Fresh cholera fears loom

A number of officials interviewed by NewsDay yesterday said they contained the deadly diarrhoeal disease through strengthened surveillance systems and close monitoring of public gatherings.

HEALTH authorities have said they are on high alert for a possible cholera resurgence amid increased gatherings during the Easter holiday.

A number of officials interviewed by NewsDay yesterday said they contained the deadly diarrhoeal disease through strengthened surveillance systems and close monitoring of public gatherings.

In an interview with NewsDay yesterday, Kadoma district director for health services Daniel Chirundu said they took precautionary measures to prevent a surge in cholera cases, a phenomenon typical of public holidays.

“We are yet to combine statistics, but what I can say as of today (yesterday), is that there were no reports of cholera cases in Kadoma,” said Chirundu.

“This time we incorporated members of apostolic sects and trained them on how to prevent and monitor the spread of cholera during gatherings. We did so because they are among the group that has massive gatherings during Easter, so we felt it was right to teach them to be on high alert as they conduct their gatherings.” 

He added that they trained 80 people to monitor the gatherings that were being held over the Easter holiday.

In various communications to residents, several town councils and provincial offices issued guidelines on preventing cholera and made sure surveillance was being carried out throughout the four-day holiday.

In a statement on Thursday, Harare City Council director health services Prosper Chonzi said owing to continued reports of cholera cases, they were recommending measures to curb further spread of the disease.

“I wish to notify all residents and all other important stakeholders that Harare has been responding to a cholera outbreak since September 2023 and to date has recorded more than 9 000 cases and 65 deaths. We continue to report cases from Harare from many suburbs with significantly more cases from western districts,” Chonzi said.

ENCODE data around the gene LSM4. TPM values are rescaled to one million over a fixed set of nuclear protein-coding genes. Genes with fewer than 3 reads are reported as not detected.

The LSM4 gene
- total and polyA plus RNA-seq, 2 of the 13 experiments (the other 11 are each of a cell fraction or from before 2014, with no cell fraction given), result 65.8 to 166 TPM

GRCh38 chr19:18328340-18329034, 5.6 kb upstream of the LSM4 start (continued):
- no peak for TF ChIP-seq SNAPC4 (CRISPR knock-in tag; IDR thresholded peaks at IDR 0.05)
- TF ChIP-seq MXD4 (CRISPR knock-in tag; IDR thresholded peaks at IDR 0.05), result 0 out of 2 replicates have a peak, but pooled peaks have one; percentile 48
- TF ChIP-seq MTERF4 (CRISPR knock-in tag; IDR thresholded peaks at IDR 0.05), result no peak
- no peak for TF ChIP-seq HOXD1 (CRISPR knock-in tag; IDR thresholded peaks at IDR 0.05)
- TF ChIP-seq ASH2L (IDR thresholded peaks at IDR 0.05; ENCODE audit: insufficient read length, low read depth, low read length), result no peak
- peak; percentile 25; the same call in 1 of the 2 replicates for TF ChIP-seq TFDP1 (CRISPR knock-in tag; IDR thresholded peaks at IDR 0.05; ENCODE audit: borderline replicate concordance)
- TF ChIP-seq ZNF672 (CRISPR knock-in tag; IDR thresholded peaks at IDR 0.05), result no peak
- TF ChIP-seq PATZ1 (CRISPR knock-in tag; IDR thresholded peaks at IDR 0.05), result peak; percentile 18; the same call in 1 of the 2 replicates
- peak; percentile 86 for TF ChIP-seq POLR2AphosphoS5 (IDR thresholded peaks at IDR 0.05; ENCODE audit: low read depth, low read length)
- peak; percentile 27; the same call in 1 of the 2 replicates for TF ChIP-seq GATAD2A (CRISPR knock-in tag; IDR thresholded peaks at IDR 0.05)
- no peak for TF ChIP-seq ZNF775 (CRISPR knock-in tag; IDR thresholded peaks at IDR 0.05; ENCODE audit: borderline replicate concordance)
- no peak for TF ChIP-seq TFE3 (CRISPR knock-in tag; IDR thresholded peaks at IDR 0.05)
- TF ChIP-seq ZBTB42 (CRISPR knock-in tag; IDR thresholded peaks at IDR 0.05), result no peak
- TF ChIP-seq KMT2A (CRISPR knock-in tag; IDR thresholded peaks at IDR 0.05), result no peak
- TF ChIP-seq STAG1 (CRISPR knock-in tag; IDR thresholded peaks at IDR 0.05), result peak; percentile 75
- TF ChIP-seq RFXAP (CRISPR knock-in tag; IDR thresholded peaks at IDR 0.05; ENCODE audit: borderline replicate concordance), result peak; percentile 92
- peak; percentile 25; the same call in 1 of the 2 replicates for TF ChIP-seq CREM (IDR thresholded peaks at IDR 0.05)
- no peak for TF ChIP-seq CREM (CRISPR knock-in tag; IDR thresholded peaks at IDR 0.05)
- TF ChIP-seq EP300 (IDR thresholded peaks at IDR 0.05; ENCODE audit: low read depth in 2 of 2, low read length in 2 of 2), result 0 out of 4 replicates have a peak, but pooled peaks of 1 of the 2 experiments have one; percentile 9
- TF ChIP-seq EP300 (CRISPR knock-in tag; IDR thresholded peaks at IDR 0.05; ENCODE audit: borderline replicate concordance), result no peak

“Public holidays have often resulted in a surge in cholera cases in the aftermath. It is against this background that we would like to recommend the following public health measures as we celebrate Easter holiday.

 “All travellers to Harare or out of Harare, should you fall ill with diarrhoea, visit the nearest health facility at your destination and share with health workers your travel diary and we urge all residents to continue being vigilant by practising the recommended hygiene protocol.”

In a letter dated March 25, Mashonaland Central provincial medical director, Clement Tshuma, said the province was experiencing a cholera outbreak with cases reported in all the province’s eight districts.

“In view of the rise in cholera cases and deaths reported and in consultation with other stakeholders, the following measures have been put in place to curb further spread of the disease; church camps during the Easter holiday are temporarily suspended. No Easter conferences, no all-night prayer church services to be held in the province.

“All church gatherings to constitute only local people, from within the same district and church services are limited to 3-hour durations.”

The province recorded 87 cholera cases between Thursday and Sunday.

 While commenting on the continued presence of cholera in the country since February last year, Medical and Dental Private Practitioners Association of Zimbabwe president Johannes Marisa said the killer punch came from addressing the root causes of the disease.

“We should all understand that it is not only the gatherings that are cholera hubs. Cholera comes with three major factors that are personal hygiene, water and sanitation. Those three things are important factors for cholera. If we put these three measures at the forefront in dealing with cholera we are likely to make it through,” said Marisa.

The country has been grappling with the continued presence of the medieval disease for over a year, with fatalities being recorded especially in areas dominated by apostolic sects.

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